All in a day's work
PUBLISHED: 14:20 30 December 2008 | UPDATED: 10:46 11 August 2010
STABBINGS, car crashes, breaking up fights, catching thieves and helping victims is all in a day s work for a police officer. In an ordinary 12 hour shift these men and women experience death, destruction and more often than not, abuse and disrespect. And
STABBINGS, car crashes, breaking up fights, catching thieves and helping victims is all in a day's work for a police officer.
In an ordinary 12 hour shift these men and women experience death, destruction and more often than not, abuse and disrespect.
And on Wednesday December 10 the POST had the chance to see first hand.
Riding in an emergency response car with PC Mark Yexley and PC Guyan Hettrachchi the first call of the day is someone stealing a car.
The joy-rider was spotted outside Sydney Russell School in Parsloes Avenue, hotwiring an old Astra.
Police arrive on the scene moments later but the thief and car have gone, the description given by the "informant", is noted.
The officers carry on their patrols, stopping any cars or pedestrians who look suspicious.
PC Yexley said: "After years in this job you get a feeling about who to stop.
"I always explain to them why I have stopped them though. I don't think it does the police any favours if people think they are being treated unfairly."
The officers were parked in Fanshawe Avenue when a trio of youths round the corner, see the squad car and walk the other way.
PC Yexley said: "This is a perfect example of just getting the wrong feeling from someone - why did they walk away from the car?
"It turned out that one of them is on parole for assault."
As it begins to get dark our car, KG4, is called to assist in a road traffic collision, in Becontree Avenue.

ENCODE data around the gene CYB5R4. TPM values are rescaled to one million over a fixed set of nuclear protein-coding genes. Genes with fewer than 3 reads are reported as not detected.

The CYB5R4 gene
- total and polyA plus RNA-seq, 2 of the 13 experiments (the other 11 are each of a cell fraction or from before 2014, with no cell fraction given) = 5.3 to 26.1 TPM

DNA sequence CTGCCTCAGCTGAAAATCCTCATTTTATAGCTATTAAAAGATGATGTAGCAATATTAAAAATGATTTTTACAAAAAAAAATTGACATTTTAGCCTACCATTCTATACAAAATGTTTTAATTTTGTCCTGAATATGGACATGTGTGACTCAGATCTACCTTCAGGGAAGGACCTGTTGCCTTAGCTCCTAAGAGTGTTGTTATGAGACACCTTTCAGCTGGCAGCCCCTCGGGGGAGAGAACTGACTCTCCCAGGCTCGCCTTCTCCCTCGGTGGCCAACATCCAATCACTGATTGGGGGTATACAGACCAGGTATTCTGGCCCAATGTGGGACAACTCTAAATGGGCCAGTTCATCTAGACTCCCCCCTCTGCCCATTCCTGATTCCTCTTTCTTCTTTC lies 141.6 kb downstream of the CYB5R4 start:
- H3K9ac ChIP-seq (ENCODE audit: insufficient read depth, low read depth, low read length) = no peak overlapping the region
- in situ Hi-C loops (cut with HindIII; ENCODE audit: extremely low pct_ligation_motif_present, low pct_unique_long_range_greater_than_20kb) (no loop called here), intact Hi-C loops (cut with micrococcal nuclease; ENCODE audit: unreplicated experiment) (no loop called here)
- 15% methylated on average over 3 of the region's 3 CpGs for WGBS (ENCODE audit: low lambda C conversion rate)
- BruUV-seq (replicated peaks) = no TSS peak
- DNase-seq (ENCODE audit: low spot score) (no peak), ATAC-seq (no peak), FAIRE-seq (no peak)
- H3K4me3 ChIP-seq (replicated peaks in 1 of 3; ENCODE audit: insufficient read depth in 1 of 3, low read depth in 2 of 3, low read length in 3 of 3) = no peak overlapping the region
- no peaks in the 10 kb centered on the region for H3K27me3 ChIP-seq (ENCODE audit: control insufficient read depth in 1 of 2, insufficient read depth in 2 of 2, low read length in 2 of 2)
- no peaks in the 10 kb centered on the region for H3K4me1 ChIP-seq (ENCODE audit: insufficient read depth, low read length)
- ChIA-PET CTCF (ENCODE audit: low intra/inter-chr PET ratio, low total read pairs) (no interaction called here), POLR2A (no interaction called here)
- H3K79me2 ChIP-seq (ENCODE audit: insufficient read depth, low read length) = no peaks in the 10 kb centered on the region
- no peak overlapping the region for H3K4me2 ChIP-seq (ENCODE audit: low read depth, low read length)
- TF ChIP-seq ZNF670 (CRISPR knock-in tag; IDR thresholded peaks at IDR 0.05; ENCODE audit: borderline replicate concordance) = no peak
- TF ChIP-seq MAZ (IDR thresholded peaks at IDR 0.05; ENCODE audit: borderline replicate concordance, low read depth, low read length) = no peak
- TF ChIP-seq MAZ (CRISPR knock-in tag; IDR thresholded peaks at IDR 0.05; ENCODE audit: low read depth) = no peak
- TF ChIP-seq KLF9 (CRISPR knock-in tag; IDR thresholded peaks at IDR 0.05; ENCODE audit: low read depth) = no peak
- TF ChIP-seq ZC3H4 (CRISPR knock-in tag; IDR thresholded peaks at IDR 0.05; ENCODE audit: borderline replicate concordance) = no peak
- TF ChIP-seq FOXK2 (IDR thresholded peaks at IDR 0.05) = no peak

A Micra and BMW were in a smash, the Micra driver is unable to move, paramedics are already there.
Officers close off the road, clear away the two dented cars and take witness statements; the injured man is taken to hospital.
Then a call comes through that 15 youths are fighting outside shops on Rainham Road South.
Police arrive to find around 30 school kids swarming on the pavement.
They question the ringleader who has what looks like a rolling pin, the lad explains he was threatened after school and wanted to protect himself.
No-one was hurt and police begin to disperse the group.
Some teens get cheeky, shouting at officers and refusing to move, police need to use reasonable force - pushing the kids up the road.
Then PC Yexley and PC Hettrachchi are called to an attempted break-in at Ford Road.
The owners saw two men trying to kick their back door through. The thieves ran off when they realised the house was not empty.
PC Yexley said: "We get a lot of burglaries at this time of year, especially at night. People have got expensive Christmas presents in the house."
The final call of the evening is a report of a stabbing - sirens are switched on and the car hurtles to Ripple Road.
A youngster was knifed on a bus, the PC's have a lot of work to do - it is a very serious incident.
Someone goes with the victim, witness statements must be taken, the family have to be informed, CCTV footage must be found and the bus will have to be inspected as a crime scene by forensic specialists.
Luckily the teenager's injuries were not life-threatening, many others as these officers know, have not been so fortunate.
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